I’d almost decided to go to Kosovo before Albania purely because it seemed like a major hassle trying to get to Albania from Budva in Kosovo. While there’s a direct bus from Pristina [Kosovo] to Tirana, to get there from Budva [Montenegro] is far more of a challenge. Sure, you could pay through the teeth for a taxi or, in season, take a trip organised by one of the hostels. In December, however, trips don’t exist and taxis cost a lot of money when you’re travelling alone and on a budget.
I did some extensive online research [ie. copious amounts of googling] in the hopes of finding a magical bus that went from Budva to Tirana, or even Budva to Shkoder, without luck. I realised that I had no choice but the long way.
The long way is:
- An 8.00am bus to Ulcinj. The bus takes between 1.5 – 2 hours to Ulcinj
- A 12.30pm bus from Ulcinj to Shkoder, with a 2.5 – 3 hour wait at Ulcinj
- Find transport from Shkoder to Tirana. There are very regular buses apparently, and plenty of drivers offering rides [paid of course – there’s no free hitching in Albania apparently!]
The bus from Budva to Ulcinj was uneventful and unexciting, arriving in Ulcinj just before 10.00am. The only bus to Shkoder leaves at 12.30pm and when I arrived at Ulcinj I decided to just wait at the bus station due to the torrential rain outside. There is nothing interesting about Ulcinj bus station. It has a crappy cafe of the same quality I’ve come to expect in bus stations, and that’s it. It was incredibly boring waiting there for almost three hours, especially as the lady at the ticket office did not really want to sell me a ticket for the Shkoder bus, first telling me I couldn’t buy one and then, after I saw her sell a ticket for the same bus to a local couple, decided upon me re-requesting a ticket that she couldn’t sell me one because it was her lunch break. Which she spent…selling other people tickets. In the end I decided that I wasn’t moving until she sold me a ticket. I’m still not sure what the actual problem was – I’m guessing that she just doesn’t like foreigners as another traveller had the same problem while the lady happily sold tickets to Montenegrins.
The bus from Ulcinj to Shkoder was the most decrepit I’d seen in Montenegro and insisted on regularly ejecting toxic-smelling fumes into the bus. It wasn’t the most pleasant trip, but what I was most annoyed about was the fact that the Albanian Customs didn’t bother to give me a stamp in my passport. I’m always disappointed when I fail to receive a stamp, as well as a little nervous that it’s all a scam and they’re going to try to fine me on the way out for something out of my control – the bus driver hands the pile of passports to Customs and they’re never returned until the bus has driven off.
Now I’d heard that Albania is a country that has not yet heard of bus stations, so I was a little concerned about how to find a bus to Tirana when I got to Shkoder. I needn’t have worried too much – the bus dropped me off at a massive roundabout where the Tirana buses congregate. However, I didn’t have any Albanian Lek and when a bus driver approached me asking if I wanted to go to Tirana [by waving his arms in the air and shouting ‘Tirana!’ at me] I explained I needed to go to the bank first. He said ‘I wait you’ however by the time I got some cash and crossed the road again the bus had left! Luckily I hadn’t put my bag in there!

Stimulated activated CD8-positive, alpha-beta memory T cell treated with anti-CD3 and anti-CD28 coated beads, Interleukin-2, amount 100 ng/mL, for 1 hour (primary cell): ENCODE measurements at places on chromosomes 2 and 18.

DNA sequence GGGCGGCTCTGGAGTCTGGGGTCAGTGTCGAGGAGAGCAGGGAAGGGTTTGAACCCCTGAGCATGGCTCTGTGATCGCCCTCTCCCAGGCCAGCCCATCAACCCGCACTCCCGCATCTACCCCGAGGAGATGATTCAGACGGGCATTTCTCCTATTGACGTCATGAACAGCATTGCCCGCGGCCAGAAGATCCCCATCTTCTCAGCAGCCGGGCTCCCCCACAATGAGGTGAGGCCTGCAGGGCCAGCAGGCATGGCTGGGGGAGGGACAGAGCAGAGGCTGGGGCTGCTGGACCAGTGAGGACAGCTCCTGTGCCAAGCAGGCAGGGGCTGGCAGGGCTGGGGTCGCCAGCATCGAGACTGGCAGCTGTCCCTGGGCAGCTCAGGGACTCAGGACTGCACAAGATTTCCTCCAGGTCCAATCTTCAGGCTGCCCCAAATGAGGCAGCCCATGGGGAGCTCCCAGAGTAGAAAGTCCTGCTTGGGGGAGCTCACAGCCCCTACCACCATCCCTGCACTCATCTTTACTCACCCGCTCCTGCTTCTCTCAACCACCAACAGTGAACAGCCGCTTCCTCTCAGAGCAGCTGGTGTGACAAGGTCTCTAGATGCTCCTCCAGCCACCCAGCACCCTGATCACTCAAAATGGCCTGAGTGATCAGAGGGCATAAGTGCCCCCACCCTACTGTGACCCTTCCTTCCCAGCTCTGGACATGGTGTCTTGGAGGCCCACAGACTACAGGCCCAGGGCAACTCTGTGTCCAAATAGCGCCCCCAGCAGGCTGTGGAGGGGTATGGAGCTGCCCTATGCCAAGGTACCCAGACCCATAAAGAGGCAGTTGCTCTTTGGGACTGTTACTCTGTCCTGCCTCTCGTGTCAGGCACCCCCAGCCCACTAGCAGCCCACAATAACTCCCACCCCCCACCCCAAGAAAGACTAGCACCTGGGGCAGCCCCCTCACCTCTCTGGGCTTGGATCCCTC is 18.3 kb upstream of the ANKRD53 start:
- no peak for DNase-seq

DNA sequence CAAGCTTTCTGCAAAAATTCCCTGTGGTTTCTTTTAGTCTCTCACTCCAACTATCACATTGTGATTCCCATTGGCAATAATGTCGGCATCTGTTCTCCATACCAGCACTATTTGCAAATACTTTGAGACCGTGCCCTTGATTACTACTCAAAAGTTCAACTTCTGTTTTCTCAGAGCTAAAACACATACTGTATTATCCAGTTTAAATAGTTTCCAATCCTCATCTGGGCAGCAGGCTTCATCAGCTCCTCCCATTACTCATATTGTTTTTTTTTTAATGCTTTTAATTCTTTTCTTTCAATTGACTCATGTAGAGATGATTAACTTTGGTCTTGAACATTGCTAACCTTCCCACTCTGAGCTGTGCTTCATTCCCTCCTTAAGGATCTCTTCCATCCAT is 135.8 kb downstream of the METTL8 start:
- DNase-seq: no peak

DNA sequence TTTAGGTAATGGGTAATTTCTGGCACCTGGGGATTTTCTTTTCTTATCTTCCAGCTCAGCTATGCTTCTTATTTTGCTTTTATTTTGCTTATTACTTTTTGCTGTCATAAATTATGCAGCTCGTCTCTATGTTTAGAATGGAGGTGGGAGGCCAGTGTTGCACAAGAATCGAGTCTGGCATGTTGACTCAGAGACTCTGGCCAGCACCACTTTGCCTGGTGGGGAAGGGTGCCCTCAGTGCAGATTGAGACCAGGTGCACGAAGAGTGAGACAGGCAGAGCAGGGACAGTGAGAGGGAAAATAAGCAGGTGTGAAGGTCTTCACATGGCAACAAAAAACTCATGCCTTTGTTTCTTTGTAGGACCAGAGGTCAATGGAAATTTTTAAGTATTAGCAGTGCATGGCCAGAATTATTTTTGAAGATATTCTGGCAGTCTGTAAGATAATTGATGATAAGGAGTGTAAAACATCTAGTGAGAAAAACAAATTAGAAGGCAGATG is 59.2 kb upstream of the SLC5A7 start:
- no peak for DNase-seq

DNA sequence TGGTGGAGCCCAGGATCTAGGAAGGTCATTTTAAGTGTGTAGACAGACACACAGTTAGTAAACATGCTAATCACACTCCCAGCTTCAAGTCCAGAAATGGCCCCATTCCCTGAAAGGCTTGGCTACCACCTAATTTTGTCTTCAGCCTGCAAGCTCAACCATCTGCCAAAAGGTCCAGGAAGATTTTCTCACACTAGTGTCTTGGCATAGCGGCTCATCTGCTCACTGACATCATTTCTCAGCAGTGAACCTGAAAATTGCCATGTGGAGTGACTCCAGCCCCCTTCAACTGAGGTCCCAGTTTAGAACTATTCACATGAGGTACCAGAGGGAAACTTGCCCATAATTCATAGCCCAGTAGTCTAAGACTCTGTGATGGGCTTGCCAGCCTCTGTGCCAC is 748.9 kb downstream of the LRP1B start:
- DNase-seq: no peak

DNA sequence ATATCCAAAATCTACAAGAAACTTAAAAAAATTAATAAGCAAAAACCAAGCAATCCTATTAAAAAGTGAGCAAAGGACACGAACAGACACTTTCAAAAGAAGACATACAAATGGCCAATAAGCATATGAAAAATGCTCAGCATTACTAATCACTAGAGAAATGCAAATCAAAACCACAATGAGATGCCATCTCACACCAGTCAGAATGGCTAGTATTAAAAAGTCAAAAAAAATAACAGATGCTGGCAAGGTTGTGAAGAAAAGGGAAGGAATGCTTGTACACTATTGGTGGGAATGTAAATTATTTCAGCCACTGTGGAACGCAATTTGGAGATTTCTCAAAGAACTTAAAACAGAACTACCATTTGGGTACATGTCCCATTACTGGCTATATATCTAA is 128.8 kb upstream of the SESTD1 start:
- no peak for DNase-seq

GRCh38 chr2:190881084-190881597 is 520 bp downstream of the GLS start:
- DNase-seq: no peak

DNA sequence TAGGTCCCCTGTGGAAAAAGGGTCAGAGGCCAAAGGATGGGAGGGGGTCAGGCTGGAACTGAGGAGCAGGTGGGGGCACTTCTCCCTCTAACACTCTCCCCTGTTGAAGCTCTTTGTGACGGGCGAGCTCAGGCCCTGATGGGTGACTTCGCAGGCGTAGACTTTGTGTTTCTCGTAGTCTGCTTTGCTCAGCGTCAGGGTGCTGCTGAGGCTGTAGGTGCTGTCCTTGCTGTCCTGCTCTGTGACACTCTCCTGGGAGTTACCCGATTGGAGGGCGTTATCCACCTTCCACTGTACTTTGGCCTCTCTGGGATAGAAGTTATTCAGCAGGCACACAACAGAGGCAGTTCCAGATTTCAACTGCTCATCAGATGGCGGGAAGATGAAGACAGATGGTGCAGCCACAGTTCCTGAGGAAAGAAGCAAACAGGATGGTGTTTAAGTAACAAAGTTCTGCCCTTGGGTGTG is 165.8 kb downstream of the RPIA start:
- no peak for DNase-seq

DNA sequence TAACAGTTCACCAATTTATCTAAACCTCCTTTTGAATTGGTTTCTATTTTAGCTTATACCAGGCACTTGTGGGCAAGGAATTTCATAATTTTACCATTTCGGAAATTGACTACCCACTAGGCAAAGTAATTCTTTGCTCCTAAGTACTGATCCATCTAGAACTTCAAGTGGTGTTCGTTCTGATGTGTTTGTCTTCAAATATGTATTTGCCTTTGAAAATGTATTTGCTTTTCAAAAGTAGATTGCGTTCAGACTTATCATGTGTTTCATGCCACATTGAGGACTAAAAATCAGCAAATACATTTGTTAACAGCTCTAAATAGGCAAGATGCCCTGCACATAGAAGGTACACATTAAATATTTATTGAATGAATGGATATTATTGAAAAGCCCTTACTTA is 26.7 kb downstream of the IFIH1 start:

A woman approached me and asked, hesitantly, if I was going to Tirana. When I said yes, she took me to a car and opened the boot so I could put my bag in there. Ten minutes later, when the driver had acquired a few more passengers and the car was full, we left. I might have preferred the bus – it was a pretty tight squeeze in the car, but it was also about fifty years younger than the bus which should give it a few points. A couple of hours later, the car pulled up at a roundabout somewhere in Tirana and it was time to get out. Handing the driver 300 lek [about $3], I was now left to figure out where on earth I was, with a little more precision than ‘Tirana’. My giant Eastern Europe guidebook/paperweight wasn’t very helpful as I didn’t have a clue where I was and there were no street signs around. In the end I just asked people where the main square was and headed in that direction in the rain. I probably should have just taken a taxi, but because I didn’t know where I was [see my logic?] I figured I’d be ripped off and that therefore it would be better to walk.
It was a half-hour walk to Skanderbeg Square, and then about twenty-five minutes from there to the hostel. I found out later that, had I a decent map and a clue where the hostel was other than ‘just past Alpet petrol station’, I could have taken quite a shortcut and saved myself about 3km of walking. Also, it might have been worth paying a couple hundred lek for a taxi and not arrived soaking wet. Apparently I can be stubborn about some things, and once I’ve decided that I’ll walk I’m damn well going to keep walking until I’ve worked out where the hell I am, and then where the hell I’m going.
I like to think of my walk as well and truly earning the two delicious kebabs I ate for dinner. That was probably the best thing about Tirana, which is a decidedly bland city in winter – Ali Baba’s kebab shop five minutes from the hostel. I ate there three times in three days and damnit now I’m suffering serious cravings for a kebab!
I would have liked to have had more time in Albania, however I was in a bit of a hurry as my Mum had decided to meet me in Turkey, and I had four countries to get through before I’d hit Turkey and only ten days in which to do so. It’s a country I’d like to visit again someday – not top of the list, but on there.